Best wishes always
He had 1000 letters printed: “I have a collection of autographs and photographs and I would like to have the honor of adding yours to my collection. Please use the attached card for your signature. Your sincerely. “And the letters were sent from his residence 1557 Whipple Road, Tewksbury.” Half of my week’s wages went to stamps. I was spending fifteen to twenty dollars a week on postage and then only earned forty-five or fifty dollars.
By Ron Raposa, February 1, 1979 | Read the full article
When I finally found Dr. Bronner, it was a hot Friday night and he was sitting on the porch of the Escondido Women’s Club Building.
Look for the soap with the peace plan on the label
“I want to buy this house,” he shouted. “I want to buy it and make it a sanctuary for the All-One-God-Faith. Go to Modest. Mandrel! Find it! “Bronner didn’t wait for me to answer.” And there are other things that should go in your article that are more important than anything about Bronner. I don’t have much time…. But there are six of my inventions that require patent protection. Help me get it, Chuck.
By Chuck Fager, November 2, 1978 | Read the full article
Bat Masterson had worked with Earp as Deputy Marshal of Dodge City and he was on his way to Ensenada to pick up an army deserter who had been imprisoned there. He wanted his friend Earp to accompany him to Ensenada.
Wyatt Earp was there
He always preferred to stop armed cowboys without drawing his pistol, because he knew it was an insult to them. Most of these guys thought they were nasty, vicious gunmen killers, and being stopped without a fight, without even having a gun pointed at them, was something they would have to live with for a long time. Earp understood this and he wanted to insult them because he believed they were cowards.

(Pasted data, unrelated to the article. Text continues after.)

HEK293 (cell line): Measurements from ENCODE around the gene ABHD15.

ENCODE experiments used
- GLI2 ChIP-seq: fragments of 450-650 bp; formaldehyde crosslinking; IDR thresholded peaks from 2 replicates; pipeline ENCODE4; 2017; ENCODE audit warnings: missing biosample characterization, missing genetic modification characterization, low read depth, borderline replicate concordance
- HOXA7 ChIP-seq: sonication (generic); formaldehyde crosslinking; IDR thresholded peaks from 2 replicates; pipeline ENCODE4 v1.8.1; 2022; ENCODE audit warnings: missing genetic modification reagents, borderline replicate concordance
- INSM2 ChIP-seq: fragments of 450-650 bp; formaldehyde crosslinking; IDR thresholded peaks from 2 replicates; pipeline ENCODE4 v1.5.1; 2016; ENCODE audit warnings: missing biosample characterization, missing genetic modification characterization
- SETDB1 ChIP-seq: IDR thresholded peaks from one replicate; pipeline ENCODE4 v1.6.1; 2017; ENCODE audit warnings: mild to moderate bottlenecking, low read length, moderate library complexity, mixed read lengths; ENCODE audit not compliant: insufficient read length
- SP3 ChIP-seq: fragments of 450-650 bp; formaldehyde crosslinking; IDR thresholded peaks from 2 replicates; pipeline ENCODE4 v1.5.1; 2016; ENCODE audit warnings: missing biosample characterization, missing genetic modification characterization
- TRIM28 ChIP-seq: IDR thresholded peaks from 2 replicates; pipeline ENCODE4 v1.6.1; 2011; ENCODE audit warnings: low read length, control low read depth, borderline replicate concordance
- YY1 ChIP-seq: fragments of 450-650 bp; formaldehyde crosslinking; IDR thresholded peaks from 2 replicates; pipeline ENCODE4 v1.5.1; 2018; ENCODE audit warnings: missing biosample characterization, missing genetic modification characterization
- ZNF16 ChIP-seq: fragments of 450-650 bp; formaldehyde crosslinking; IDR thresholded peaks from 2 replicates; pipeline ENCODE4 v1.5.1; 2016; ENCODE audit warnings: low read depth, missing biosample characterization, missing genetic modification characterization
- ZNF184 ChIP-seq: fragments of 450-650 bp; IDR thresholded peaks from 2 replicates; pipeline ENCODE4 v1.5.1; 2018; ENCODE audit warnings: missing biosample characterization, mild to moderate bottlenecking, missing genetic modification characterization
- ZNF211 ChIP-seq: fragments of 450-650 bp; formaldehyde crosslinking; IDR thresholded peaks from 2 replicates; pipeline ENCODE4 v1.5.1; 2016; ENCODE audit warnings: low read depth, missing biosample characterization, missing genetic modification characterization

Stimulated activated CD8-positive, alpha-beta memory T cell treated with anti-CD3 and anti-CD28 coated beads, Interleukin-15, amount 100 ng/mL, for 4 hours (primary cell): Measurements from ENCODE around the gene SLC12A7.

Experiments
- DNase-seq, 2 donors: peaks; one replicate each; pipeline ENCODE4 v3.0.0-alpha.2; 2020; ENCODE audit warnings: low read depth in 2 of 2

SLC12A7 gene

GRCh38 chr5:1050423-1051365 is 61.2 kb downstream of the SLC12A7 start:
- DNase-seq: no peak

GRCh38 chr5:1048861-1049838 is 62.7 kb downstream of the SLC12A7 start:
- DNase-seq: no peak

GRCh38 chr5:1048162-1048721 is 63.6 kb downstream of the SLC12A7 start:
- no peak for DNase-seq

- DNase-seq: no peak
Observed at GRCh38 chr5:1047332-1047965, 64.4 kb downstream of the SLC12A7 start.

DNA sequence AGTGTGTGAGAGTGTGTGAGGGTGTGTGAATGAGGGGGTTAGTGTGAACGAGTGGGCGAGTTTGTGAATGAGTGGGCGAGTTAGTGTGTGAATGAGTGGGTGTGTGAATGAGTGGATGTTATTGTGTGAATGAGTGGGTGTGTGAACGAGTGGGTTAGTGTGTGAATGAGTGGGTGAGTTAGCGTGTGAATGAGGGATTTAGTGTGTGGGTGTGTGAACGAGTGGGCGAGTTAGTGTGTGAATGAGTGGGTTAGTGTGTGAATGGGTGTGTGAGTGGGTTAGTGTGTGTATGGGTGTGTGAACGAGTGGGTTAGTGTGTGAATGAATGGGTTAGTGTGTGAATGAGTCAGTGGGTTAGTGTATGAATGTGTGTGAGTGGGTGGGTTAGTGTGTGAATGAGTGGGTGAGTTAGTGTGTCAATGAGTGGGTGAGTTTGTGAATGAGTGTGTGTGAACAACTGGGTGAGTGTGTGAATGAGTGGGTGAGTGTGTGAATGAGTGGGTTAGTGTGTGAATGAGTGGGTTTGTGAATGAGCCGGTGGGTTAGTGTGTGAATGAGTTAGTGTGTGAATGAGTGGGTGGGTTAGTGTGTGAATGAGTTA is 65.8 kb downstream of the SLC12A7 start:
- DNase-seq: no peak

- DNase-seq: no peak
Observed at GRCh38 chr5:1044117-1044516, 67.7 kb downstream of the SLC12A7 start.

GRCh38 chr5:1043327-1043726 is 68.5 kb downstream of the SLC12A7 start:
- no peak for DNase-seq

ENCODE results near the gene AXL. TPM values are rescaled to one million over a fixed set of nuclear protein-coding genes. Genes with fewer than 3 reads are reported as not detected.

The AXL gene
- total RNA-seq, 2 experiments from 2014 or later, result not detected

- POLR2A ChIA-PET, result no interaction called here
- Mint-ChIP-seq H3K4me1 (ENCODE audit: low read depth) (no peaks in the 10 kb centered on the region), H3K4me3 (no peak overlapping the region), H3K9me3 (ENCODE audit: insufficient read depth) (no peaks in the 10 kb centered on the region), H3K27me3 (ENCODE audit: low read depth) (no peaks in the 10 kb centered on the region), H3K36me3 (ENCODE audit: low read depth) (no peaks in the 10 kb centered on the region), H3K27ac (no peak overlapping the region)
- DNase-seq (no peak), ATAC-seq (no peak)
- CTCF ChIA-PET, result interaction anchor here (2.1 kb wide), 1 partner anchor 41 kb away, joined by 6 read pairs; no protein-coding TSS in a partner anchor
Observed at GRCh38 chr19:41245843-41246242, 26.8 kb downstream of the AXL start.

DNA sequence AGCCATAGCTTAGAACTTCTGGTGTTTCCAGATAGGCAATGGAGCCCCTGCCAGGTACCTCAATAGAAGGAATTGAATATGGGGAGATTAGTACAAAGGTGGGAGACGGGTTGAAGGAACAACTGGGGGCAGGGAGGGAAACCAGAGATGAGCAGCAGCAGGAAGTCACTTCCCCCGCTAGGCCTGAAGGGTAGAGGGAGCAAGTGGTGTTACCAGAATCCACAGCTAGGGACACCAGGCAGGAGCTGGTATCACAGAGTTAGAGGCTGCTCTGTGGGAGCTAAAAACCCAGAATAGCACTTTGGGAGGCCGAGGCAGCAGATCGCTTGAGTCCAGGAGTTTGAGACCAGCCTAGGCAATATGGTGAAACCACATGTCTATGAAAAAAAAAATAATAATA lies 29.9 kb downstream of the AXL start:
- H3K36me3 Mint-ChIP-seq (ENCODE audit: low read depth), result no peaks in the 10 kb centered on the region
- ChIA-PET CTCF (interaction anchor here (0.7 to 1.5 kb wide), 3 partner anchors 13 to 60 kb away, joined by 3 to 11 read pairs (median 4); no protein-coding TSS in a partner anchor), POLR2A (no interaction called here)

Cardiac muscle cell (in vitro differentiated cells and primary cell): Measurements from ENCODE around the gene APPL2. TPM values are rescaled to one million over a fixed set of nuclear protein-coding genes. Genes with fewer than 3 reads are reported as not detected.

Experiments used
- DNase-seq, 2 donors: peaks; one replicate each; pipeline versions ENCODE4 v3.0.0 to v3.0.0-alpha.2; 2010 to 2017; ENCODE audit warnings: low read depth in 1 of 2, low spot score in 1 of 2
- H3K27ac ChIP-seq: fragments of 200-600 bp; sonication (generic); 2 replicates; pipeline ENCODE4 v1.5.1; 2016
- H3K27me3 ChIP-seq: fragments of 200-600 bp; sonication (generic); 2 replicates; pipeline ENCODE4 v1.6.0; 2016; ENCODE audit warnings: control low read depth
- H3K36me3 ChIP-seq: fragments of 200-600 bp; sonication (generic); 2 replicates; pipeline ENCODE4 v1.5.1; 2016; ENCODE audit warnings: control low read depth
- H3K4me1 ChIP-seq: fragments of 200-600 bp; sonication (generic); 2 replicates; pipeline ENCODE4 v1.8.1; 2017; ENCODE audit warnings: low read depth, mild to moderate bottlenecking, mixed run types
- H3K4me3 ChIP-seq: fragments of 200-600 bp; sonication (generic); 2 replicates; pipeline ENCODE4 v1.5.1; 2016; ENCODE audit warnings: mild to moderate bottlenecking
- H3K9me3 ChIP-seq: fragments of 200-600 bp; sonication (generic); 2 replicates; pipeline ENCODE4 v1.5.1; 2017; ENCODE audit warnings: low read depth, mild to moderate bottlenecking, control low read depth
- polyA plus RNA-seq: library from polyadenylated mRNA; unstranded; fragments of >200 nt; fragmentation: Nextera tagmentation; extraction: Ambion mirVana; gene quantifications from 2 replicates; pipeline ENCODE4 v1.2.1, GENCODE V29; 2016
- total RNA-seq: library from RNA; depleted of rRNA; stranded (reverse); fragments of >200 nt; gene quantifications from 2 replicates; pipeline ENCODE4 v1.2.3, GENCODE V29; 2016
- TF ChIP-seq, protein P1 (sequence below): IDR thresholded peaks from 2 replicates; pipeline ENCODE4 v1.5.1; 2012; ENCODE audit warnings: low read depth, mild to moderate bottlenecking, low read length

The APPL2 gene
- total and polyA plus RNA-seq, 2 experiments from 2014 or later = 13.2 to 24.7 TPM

By Gordon Smith, February 6, 1986 | Read the full article
So Ultra Rare, 1983. In the early 1960s, Columbia recorded a full-fledged pop-rock session with Laine. Laine adapted well to the fuzz-tone electric guitar, but it was too late. “My loyal fans of the past resisted it, and I haven’t found enough new fans in the rock ‘n’ roll audience to make a dent.”
Between a flat foot and a hunting dog: ladies and gentlemen, Frankie Laine
To increase attendance, marathon dances have been introduced by the management. Laine became a marathon champion due to his ability to stand for days. The trick, he said, was to sleep while your partner was supporting you. Eventually, he learned to sleep upright by dancing solo. In Baltimore, he danced for 106 days, 90 without a partner, and won a grand prize of $ 1,000.
By Lee Hildebrand, February 16, 1989 | Read the full article
Franz Schnaubelt. Over 550,000 copies of his Star Trek tech manual have been sold, while fans gobbled up some 385,000 sets of Business plans.
San Diego which was famous for a very short time
As a result of the nationwide publicity that followed about Beard and his memo, the Republican convention was pulled from San Diego, forever dashing Jim Copley’s dream of welcoming his friend Richard Nixon to his lucky town. “From that point on, I was essentially persona non grata and spent a few more months at the journal,” Cox explains. “I had very little or nothing printed and eventually left my middle finger up to the editor for a problem.”